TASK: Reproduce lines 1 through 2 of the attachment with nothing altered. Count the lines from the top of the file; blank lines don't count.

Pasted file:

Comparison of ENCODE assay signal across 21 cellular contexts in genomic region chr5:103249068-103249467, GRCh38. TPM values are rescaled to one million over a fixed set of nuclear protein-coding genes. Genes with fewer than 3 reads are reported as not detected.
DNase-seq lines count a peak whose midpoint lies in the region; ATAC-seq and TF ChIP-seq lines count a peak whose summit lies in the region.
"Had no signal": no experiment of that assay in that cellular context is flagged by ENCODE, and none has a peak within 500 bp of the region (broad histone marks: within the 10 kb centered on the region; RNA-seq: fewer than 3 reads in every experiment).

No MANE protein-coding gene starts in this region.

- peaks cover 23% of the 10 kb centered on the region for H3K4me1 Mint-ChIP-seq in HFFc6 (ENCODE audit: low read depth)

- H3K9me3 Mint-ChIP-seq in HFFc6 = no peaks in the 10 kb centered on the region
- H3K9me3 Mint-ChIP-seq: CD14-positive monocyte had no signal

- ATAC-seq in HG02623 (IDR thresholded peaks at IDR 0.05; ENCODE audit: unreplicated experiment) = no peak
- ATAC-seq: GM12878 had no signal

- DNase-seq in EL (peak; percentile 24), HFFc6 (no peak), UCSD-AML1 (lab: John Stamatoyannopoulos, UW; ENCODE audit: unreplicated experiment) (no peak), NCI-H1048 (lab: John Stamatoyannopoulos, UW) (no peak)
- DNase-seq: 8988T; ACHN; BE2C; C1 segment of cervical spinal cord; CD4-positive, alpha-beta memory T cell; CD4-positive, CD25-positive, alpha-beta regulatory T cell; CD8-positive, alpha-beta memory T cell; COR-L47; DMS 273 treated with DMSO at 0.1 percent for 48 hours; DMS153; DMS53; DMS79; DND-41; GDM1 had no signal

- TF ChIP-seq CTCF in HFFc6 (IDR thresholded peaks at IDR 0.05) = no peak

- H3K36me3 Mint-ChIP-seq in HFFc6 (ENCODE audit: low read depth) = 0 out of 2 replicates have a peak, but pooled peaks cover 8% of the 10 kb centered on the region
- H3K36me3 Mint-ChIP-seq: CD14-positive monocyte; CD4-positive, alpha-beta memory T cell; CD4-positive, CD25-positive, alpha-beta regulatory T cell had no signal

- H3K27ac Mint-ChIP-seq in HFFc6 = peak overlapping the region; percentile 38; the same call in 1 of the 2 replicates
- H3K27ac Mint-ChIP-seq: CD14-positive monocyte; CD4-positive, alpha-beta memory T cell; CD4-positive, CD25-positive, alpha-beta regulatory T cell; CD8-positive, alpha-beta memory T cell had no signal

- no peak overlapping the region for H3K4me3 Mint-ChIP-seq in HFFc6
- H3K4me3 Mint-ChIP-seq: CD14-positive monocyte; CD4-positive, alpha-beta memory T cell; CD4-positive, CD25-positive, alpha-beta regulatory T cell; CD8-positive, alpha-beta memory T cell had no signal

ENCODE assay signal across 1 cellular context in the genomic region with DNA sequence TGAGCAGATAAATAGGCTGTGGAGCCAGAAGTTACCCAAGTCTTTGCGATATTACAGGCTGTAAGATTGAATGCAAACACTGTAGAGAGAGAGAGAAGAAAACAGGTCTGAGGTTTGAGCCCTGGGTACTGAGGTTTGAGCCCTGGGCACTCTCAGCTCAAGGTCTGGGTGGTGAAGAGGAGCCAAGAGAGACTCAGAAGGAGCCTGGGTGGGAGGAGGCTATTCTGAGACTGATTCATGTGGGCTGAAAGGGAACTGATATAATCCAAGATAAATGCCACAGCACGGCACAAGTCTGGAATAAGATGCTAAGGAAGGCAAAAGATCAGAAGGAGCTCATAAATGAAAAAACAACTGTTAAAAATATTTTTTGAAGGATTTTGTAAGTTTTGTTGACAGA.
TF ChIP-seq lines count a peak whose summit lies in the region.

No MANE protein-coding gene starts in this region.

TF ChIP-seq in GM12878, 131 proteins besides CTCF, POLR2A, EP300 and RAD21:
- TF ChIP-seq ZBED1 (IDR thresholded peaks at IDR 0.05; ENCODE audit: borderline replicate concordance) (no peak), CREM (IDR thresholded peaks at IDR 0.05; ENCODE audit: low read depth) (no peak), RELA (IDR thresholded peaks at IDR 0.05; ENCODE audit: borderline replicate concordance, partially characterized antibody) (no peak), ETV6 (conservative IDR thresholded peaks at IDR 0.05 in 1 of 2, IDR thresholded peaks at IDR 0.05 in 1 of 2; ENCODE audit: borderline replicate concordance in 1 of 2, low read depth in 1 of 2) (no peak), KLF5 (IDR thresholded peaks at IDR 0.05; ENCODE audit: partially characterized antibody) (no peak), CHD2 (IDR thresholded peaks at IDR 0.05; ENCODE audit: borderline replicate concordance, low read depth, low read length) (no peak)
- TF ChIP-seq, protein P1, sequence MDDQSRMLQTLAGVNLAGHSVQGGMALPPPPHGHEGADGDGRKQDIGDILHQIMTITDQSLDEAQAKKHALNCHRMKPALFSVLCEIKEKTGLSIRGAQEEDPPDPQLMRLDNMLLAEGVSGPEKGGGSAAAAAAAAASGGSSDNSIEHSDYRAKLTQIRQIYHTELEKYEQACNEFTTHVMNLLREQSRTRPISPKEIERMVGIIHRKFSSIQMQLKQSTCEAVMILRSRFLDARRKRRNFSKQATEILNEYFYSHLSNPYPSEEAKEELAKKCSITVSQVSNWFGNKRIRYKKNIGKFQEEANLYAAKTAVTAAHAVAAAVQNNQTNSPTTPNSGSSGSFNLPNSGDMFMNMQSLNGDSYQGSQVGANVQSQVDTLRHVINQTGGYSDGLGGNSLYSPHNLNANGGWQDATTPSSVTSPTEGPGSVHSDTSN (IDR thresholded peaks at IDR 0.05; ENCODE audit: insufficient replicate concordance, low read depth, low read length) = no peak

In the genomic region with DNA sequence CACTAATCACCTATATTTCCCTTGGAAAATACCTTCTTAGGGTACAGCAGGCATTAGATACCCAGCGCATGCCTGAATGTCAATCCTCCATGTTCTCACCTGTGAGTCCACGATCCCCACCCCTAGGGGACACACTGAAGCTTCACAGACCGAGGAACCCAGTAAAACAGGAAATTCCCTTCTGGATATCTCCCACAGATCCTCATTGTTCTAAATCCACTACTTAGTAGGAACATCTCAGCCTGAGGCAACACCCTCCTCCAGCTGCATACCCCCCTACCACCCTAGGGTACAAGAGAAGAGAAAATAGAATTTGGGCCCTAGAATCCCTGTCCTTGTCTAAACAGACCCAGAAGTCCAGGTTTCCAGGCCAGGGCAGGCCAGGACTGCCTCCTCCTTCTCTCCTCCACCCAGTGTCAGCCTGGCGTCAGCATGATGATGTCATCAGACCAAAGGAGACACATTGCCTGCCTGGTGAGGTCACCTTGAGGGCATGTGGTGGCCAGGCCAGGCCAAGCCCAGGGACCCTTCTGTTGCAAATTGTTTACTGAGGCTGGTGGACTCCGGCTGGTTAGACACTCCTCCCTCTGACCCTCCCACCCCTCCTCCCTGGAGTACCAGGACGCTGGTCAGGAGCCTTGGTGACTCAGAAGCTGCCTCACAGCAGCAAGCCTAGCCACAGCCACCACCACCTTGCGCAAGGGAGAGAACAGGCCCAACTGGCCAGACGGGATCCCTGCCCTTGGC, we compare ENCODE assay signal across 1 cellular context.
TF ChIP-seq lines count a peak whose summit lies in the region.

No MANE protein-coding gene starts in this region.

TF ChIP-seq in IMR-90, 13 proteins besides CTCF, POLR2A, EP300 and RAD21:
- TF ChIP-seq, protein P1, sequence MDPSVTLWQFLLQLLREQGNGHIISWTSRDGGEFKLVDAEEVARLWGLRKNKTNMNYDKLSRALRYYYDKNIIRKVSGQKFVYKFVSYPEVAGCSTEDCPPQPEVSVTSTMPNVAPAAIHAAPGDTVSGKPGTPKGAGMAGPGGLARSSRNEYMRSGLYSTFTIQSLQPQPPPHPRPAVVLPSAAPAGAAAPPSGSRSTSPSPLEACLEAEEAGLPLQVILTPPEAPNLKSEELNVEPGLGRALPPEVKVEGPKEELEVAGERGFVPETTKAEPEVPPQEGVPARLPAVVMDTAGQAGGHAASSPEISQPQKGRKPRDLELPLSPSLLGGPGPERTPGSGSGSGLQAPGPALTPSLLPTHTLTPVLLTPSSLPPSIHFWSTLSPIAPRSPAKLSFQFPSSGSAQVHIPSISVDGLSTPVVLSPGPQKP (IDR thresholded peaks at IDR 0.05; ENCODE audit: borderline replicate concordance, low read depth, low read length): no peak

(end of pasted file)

Comparison of ENCODE assay signal across 21 cellular contexts in genomic region chr5:103249068-103249467, GRCh38. TPM values are rescaled to one million over a fixed set of nuclear protein-coding genes. Genes with fewer than 3 reads are reported as not detected.
DNase-seq lines count a peak whose midpoint lies in the region; ATAC-seq and TF ChIP-seq lines count a peak whose summit lies in the region.